No, “This Is Not Berlin,” it’s Mexico City, in 1986, and rebellious artistic/sexual ferment is boiling over in the nightclubs and in the streets. Hari Sama’s coming-of-age drama strikes a lot of familiar notes while remaining engrossing and compassionate in the details. To quote the title of a Roxy Music song that pops up on the soundtrack, it’s the “Same Old Scene” — yet one we haven’t seen quite this way before.
The movie benefits greatly from the presence of Xabiani Ponce de León as the 17-year-old hero: Lanky and watchful, he’s insecurely handsome between a camouflage of hair. The youthful central figures of Bildungsromans are often passive — it’s the characters around them who make sparks — but Carlos uses his passivity as a stealth weapon of rebellion. In the opening shot, as his schoolmates brawl with a rival gang in the street, Carlos stands calmly amid the fray, unpunching and unpunched.
He’s less interested in futbol than in tinkering with electronics and pining for the sister of his best friend, Gera (José Antonio Toledano). Rita (Ximena Romo) is the sort of firebrand who brings Patti Smith poems to her classics class and shrieks punkified lyrics as the lead singer for her boyfriend’s band.
Carlos gets into the band’s good graces and into their favorite club, the Aztec, after he fixes the boyfriend’s synthesizer, and here is where his unsentimental education truly begins. The Aztec is a hotbed of musical, sexual, and pharmaceutical experimentation, with potential mentors both dangerous (David Montalvo, as a predatory junkie) and interestingly dangerous (Mauro Sanchez Navarro, as Nico, a polyamorous peacock of an artist and scenester).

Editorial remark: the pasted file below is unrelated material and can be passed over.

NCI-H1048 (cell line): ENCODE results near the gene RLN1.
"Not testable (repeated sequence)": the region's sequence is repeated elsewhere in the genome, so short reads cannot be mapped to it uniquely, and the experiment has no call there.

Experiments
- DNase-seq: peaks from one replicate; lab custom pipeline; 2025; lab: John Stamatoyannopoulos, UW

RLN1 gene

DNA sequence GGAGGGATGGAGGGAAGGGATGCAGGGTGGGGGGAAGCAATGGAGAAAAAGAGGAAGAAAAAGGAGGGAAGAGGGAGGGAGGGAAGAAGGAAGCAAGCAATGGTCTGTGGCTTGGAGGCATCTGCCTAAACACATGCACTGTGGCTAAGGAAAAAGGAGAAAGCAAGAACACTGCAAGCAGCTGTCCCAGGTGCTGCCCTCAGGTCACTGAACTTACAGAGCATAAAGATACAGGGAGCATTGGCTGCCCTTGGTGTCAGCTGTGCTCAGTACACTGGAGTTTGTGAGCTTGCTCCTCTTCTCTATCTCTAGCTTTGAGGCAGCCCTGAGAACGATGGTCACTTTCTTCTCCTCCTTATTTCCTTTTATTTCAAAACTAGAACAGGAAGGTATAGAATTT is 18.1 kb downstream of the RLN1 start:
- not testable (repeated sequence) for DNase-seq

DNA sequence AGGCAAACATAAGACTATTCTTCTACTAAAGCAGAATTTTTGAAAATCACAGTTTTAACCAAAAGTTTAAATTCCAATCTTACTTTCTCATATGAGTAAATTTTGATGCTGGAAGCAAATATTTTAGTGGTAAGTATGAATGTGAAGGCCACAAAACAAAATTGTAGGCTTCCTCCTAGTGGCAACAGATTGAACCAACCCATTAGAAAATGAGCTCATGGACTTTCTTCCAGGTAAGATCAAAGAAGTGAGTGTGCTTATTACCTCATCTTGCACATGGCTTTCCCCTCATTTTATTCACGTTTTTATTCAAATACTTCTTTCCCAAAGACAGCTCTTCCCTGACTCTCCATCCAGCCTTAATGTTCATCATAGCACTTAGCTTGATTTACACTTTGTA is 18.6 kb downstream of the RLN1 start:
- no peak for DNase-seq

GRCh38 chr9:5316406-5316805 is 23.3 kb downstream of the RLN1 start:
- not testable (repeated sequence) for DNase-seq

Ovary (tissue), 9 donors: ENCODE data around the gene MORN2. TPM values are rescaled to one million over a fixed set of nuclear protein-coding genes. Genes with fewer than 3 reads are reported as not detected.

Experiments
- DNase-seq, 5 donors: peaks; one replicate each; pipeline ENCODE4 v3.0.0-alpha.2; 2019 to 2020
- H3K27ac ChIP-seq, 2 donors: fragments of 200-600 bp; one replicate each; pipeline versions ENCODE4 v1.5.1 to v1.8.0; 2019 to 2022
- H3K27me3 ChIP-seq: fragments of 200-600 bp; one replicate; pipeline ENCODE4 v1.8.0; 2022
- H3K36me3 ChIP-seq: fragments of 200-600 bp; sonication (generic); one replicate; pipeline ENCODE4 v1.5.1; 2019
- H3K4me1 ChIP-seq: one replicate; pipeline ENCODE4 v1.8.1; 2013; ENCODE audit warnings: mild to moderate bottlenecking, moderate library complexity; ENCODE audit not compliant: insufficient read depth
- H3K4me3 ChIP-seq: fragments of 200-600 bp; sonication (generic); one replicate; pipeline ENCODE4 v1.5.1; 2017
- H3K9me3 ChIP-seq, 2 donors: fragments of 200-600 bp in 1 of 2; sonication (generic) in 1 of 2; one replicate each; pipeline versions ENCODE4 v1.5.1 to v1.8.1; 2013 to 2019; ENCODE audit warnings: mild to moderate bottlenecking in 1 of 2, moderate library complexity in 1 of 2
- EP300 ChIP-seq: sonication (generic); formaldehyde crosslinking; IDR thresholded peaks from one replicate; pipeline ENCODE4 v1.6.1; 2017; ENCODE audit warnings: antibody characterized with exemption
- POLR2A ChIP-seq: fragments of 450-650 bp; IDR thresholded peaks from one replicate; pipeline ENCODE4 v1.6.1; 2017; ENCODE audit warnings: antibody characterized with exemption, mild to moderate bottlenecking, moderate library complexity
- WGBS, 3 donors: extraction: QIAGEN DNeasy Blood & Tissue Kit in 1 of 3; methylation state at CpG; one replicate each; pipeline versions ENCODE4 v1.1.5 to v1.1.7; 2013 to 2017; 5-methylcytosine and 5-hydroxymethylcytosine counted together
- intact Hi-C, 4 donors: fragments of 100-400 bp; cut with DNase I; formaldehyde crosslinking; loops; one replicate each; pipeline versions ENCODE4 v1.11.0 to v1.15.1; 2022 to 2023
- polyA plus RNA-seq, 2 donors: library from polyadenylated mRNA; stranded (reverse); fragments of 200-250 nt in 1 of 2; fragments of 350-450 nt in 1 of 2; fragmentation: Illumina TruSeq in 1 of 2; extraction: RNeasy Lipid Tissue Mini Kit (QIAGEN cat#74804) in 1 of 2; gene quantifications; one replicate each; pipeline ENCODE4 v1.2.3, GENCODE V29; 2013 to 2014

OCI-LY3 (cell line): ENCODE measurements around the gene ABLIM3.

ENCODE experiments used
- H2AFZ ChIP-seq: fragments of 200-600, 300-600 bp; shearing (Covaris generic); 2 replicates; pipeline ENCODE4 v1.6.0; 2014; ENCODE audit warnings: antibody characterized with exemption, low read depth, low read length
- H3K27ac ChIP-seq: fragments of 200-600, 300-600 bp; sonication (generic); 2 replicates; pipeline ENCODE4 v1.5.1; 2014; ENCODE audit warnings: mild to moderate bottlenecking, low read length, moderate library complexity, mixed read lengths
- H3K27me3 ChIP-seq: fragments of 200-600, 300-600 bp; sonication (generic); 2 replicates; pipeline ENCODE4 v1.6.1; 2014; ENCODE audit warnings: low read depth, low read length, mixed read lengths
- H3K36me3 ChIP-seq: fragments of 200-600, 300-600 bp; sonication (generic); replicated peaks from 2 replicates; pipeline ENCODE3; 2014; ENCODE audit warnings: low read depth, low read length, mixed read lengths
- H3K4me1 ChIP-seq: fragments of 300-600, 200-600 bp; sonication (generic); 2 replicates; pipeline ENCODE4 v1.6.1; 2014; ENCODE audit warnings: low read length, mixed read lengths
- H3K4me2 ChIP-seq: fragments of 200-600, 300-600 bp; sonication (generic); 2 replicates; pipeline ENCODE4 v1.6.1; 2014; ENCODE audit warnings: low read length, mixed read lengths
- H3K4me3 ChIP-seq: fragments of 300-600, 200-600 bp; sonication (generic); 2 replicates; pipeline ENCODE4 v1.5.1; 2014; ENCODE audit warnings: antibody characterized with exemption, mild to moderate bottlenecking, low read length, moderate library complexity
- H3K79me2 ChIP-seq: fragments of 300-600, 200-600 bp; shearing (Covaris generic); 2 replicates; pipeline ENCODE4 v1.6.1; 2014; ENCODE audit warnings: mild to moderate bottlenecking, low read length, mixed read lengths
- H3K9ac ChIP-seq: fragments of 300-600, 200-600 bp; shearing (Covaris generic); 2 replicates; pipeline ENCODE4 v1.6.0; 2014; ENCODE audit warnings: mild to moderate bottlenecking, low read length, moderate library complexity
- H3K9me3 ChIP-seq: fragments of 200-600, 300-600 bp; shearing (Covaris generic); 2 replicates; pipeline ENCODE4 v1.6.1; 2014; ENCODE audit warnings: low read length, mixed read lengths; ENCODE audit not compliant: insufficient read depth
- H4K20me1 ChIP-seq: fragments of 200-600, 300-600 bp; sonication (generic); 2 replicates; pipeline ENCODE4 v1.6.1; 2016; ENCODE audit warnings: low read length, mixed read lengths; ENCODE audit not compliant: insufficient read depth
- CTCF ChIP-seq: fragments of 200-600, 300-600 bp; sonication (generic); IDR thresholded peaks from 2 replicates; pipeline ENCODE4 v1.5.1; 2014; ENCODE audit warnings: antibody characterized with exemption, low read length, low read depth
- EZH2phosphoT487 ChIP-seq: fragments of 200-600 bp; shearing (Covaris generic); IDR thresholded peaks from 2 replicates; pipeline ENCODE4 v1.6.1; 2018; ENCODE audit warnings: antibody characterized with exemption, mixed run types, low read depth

“This Is Not Berlin” feels very much like the youth of its creator, director/co-writer Sama, rearranged for film: The music, the highs, the lows. (Sama himself plays the hero’s older and wiser uncle, a hipster motorcycle gearhead who dropped out of the rat race years earlier.) The title carries a double sting, as this Central American underground tries to push back against government repression while differentiating itself from European models and coming up with an organically Mexican form of shocking the bourgeoisie.
There are some awfully generic story beats: the betrayal of a best friend left behind as the hero grows up and away, the third-act death of a key figure, a mother (Marina de Tavira) mired in depression. There’s also a refreshingly frank treatment of sex and nudity, given the preferences of Nico’s circle for sleeping around and for naked art-event outrages. Staging an anti-soccer intervention outside a stadium takes cojones.
But the details are fresh and the lead actor holds the screen even as his character withholds himself, defining who he will be in his own time and on his own terms. “This Is Not Berlin” is a relative rarity: a coming-of-age drama in which the student may have more maturity than the teachers.
★ ★ ½
THIS IS NOT BERLIN
Directed by Hari Sama. Written by Sama, Max Zunino, and Rodrigo Ordoñez. Starring Xabiani Ponce de León, José Antonio Toledano, Ximena Romo, Mauro Sanchez Navarro. At Kendall Square. 115 minutes. Unrated (As hard R: Graphic nudity and sexual acts, drug use, some violence). In Spanish, with subtitles.